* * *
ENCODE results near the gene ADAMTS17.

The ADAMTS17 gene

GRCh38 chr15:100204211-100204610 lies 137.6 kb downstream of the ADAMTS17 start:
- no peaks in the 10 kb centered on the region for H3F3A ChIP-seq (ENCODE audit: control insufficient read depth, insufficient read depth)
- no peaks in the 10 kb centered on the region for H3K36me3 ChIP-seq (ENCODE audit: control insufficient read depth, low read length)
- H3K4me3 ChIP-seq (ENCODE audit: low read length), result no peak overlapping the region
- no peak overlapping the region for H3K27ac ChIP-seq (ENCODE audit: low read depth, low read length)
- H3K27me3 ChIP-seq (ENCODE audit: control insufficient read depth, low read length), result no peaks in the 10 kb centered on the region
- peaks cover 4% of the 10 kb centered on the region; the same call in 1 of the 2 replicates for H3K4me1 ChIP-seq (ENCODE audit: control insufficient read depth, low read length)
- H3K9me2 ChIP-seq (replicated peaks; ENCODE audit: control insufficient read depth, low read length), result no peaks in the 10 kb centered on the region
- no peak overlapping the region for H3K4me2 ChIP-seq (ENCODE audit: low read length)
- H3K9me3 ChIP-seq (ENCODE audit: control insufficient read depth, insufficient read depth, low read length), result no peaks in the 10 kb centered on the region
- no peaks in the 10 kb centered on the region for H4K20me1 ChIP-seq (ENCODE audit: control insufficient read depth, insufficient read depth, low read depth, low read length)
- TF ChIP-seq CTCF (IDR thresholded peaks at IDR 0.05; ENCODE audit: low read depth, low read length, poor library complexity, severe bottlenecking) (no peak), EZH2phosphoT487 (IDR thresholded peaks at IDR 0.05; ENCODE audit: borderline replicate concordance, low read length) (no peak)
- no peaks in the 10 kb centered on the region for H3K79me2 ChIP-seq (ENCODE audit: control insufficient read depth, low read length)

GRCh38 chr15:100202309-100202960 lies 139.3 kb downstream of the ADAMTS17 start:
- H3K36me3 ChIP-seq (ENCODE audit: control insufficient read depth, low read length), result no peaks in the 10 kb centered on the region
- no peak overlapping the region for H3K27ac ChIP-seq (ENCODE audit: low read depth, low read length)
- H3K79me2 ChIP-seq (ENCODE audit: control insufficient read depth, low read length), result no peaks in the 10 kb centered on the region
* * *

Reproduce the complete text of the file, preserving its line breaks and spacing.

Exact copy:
ENCODE results near the gene ADAMTS17.

The ADAMTS17 gene

GRCh38 chr15:100204211-100204610 lies 137.6 kb downstream of the ADAMTS17 start:
- no peaks in the 10 kb centered on the region for H3F3A ChIP-seq (ENCODE audit: control insufficient read depth, insufficient read depth)
- no peaks in the 10 kb centered on the region for H3K36me3 ChIP-seq (ENCODE audit: control insufficient read depth, low read length)
- H3K4me3 ChIP-seq (ENCODE audit: low read length), result no peak overlapping the region
- no peak overlapping the region for H3K27ac ChIP-seq (ENCODE audit: low read depth, low read length)
- H3K27me3 ChIP-seq (ENCODE audit: control insufficient read depth, low read length), result no peaks in the 10 kb centered on the region
- peaks cover 4% of the 10 kb centered on the region; the same call in 1 of the 2 replicates for H3K4me1 ChIP-seq (ENCODE audit: control insufficient read depth, low read length)
- H3K9me2 ChIP-seq (replicated peaks; ENCODE audit: control insufficient read depth, low read length), result no peaks in the 10 kb centered on the region
- no peak overlapping the region for H3K4me2 ChIP-seq (ENCODE audit: low read length)
- H3K9me3 ChIP-seq (ENCODE audit: control insufficient read depth, insufficient read depth, low read length), result no peaks in the 10 kb centered on the region
- no peaks in the 10 kb centered on the region for H4K20me1 ChIP-seq (ENCODE audit: control insufficient read depth, insufficient read depth, low read depth, low read length)
- TF ChIP-seq CTCF (IDR thresholded peaks at IDR 0.05; ENCODE audit: low read depth, low read length, poor library complexity, severe bottlenecking) (no peak), EZH2phosphoT487 (IDR thresholded peaks at IDR 0.05; ENCODE audit: borderline replicate concordance, low read length) (no peak)
- no peaks in the 10 kb centered on the region for H3K79me2 ChIP-seq (ENCODE audit: control insufficient read depth, low read length)

GRCh38 chr15:100202309-100202960 lies 139.3 kb downstream of the ADAMTS17 start:
- H3K36me3 ChIP-seq (ENCODE audit: control insufficient read depth, low read length), result no peaks in the 10 kb centered on the region
- no peak overlapping the region for H3K27ac ChIP-seq (ENCODE audit: low read depth, low read length)
- H3K79me2 ChIP-seq (ENCODE audit: control insufficient read depth, low read length), result no peaks in the 10 kb centered on the region